A new paper by a joint research team comprising scientists from the Shanghai Advanced Research Institute of the Chinese Academy of Sciences (SARI-CAS), Harvard University, Tsinghua University and 21 other research institutions at home and abroad was published in the prestige science journal Nature (Z. Liu, DB. Guan, W. Wei. et al Nature 524, 335–338; 2015) on August 20. A press conference hosted by Dr. Nick Campbell, executive editor of Nature, was held on August 19 to announce the results.
In the paper entitled “Reduced carbon emission estimates from fossil fuel combustion and cement production in China,” the joint team reevaluated China’s carbon emissions using updated energy consumption and clinker production data and two new comprehensive sets of measured emission factors for Chinese coal. The “apparent consumption approach” adopted by the team calculates consumption from a mass balance of domestic fuel production, international trade and international fuelling instead of depending upon energy consumption data, which previous studies have shown to be not very reliable. The results are surprising. They show that Chinese CO2 emissions have been substantially overestimated in recent years: In fact, they are 14 percent less than the estimate in the Emissions Database for Global Atmospheric Research (EDGAR) version 4.2 for 2013. (Note that EDGAR has been adopted by the Intergovernmental Panel on Climate Change as the emission baseline.) In addition, over the period from 2000 to 2013, revised estimates are 2.9 gigatonnes of carbon less than previous estimates of China’s cumulative carbon emissions.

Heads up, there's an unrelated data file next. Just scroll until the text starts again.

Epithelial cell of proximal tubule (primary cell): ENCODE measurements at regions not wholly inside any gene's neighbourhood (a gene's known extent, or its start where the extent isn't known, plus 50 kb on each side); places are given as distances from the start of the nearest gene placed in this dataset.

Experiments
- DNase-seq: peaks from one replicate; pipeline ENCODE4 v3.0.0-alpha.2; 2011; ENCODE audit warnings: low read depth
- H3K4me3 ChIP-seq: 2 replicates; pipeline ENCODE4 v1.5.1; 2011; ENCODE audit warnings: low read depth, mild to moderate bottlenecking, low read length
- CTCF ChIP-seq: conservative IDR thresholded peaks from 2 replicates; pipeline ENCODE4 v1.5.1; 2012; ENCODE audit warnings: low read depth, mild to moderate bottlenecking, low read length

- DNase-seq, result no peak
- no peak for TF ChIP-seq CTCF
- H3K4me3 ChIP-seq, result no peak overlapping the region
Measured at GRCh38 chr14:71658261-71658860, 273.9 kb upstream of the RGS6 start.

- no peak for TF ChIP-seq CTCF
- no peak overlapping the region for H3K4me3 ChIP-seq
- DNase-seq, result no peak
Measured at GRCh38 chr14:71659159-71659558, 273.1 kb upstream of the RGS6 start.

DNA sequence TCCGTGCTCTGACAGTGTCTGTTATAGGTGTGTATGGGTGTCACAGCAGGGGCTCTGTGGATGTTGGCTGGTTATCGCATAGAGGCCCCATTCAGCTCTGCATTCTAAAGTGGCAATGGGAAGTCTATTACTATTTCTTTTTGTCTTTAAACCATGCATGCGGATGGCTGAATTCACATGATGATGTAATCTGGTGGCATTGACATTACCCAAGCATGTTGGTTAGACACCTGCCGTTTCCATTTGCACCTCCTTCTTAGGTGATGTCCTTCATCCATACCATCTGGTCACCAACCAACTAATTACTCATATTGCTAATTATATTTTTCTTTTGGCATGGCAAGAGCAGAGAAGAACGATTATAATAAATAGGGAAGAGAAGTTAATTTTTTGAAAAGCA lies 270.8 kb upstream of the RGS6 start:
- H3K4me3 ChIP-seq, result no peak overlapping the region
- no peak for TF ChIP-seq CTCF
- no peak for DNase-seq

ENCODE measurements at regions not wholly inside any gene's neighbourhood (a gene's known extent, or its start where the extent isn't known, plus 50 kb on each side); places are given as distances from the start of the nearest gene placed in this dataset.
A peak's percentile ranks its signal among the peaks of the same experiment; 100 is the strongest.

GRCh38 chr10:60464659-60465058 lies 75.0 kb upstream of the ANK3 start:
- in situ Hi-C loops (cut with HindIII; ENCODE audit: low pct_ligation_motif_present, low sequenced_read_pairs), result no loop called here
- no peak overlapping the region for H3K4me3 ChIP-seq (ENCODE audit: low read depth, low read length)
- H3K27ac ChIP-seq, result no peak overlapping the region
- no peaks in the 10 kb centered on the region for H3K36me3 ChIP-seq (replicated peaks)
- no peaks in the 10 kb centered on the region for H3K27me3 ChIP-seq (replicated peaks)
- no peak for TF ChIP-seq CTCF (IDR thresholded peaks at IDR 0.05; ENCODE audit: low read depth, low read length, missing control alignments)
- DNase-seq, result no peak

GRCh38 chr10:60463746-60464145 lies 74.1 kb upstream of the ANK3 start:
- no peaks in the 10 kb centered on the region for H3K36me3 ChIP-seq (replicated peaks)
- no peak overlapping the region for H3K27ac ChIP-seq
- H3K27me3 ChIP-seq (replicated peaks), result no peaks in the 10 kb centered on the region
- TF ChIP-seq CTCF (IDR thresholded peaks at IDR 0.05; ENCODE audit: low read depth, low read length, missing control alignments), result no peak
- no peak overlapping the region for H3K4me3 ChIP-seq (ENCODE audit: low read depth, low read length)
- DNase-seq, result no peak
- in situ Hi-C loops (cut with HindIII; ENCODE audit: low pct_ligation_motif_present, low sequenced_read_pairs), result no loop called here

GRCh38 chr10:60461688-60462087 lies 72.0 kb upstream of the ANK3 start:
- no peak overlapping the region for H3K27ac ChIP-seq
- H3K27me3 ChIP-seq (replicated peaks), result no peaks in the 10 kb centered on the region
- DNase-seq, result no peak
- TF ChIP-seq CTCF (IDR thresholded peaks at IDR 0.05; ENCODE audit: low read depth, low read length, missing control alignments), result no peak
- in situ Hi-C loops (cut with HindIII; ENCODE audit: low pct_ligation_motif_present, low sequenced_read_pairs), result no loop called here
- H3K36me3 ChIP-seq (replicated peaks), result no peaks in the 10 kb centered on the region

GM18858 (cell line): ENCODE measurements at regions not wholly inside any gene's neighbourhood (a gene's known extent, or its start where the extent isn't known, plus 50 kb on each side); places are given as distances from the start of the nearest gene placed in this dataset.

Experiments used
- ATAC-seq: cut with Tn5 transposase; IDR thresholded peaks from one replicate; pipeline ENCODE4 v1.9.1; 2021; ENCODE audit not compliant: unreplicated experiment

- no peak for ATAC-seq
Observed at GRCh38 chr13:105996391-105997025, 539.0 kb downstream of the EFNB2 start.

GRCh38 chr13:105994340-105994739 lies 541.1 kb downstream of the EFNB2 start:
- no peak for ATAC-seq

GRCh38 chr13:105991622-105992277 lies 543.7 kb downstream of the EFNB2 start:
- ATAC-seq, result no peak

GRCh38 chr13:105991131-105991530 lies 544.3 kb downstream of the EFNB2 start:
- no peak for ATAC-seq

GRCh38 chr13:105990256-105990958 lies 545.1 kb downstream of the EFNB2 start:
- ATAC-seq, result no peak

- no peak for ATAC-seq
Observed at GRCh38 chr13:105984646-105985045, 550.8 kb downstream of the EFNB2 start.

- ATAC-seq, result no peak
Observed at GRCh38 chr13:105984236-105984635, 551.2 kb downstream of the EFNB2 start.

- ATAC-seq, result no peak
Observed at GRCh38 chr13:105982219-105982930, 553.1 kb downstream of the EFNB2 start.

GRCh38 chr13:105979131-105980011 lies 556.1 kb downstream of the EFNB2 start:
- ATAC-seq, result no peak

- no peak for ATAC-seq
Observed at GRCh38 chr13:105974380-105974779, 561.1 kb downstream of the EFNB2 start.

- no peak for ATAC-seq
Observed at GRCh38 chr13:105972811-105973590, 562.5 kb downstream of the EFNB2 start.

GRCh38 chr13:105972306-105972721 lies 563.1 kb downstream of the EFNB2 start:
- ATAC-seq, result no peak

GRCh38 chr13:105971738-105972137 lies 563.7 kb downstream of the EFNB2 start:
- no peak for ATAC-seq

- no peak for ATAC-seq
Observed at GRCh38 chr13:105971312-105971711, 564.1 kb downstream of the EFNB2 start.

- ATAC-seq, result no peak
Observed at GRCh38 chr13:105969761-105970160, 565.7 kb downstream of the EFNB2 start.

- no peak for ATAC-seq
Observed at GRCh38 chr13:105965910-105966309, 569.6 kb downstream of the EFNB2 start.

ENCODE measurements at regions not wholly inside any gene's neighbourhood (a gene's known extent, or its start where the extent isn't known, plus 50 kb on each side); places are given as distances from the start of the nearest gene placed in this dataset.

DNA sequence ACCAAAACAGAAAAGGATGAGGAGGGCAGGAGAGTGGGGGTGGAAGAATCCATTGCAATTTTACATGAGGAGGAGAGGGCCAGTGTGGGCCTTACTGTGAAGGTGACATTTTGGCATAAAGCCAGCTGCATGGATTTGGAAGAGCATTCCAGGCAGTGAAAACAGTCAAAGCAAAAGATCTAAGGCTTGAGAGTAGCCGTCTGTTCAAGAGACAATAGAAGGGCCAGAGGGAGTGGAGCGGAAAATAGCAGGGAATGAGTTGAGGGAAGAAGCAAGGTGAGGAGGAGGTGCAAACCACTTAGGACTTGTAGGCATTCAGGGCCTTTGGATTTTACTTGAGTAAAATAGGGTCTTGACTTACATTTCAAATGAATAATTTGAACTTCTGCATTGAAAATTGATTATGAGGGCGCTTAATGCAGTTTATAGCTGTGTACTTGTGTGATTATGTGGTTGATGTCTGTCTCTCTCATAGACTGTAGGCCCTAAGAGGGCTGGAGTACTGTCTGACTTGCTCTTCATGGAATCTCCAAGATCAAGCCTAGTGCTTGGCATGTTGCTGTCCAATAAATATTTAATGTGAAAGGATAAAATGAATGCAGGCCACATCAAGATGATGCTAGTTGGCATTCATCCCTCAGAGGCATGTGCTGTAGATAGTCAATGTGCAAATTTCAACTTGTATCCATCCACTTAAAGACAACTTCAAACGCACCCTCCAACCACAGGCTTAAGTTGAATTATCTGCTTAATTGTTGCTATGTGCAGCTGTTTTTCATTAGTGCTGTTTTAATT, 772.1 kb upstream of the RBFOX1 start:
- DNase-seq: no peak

“At the beginning of the project we thought that the emissions might be higher than existing estimates,” said Zhu Liu, an ecologist at Harvard University and lead author of the study. “We were very surprised,” said Dr. Liu. He noted that according to various emission scenarios intended to limit the global temperature increase by 2˚C within this century, China’s room to increase emissions is 25-70 percent more than previously estimated.
China is the world's biggest carbon emitter and its emissions account for 25 percent of the entire global amount. However, global CO2 emissions data is mainly provided by various international organizations and databases (e.g., IEA, EDGAR, CDIAC, EIA and CAIT) and China has little influence on these databases. “This is probably the best available estimate of emissions from coal burning in China and that is an important contribution,” said Gregg Marland, a geologist at Appalachian State University and a co-author of the study. The study, funded by Climate Change: Carbon Budget and Relevant Issues, a CAS Strategic Priority Program, will help China to voice its opinions in global energy, economic and environmental policy-making and in international negotiations. In the mean time, the results provide valuable basic data China can use to further carry out carbon emissions reduction and air pollution treatment.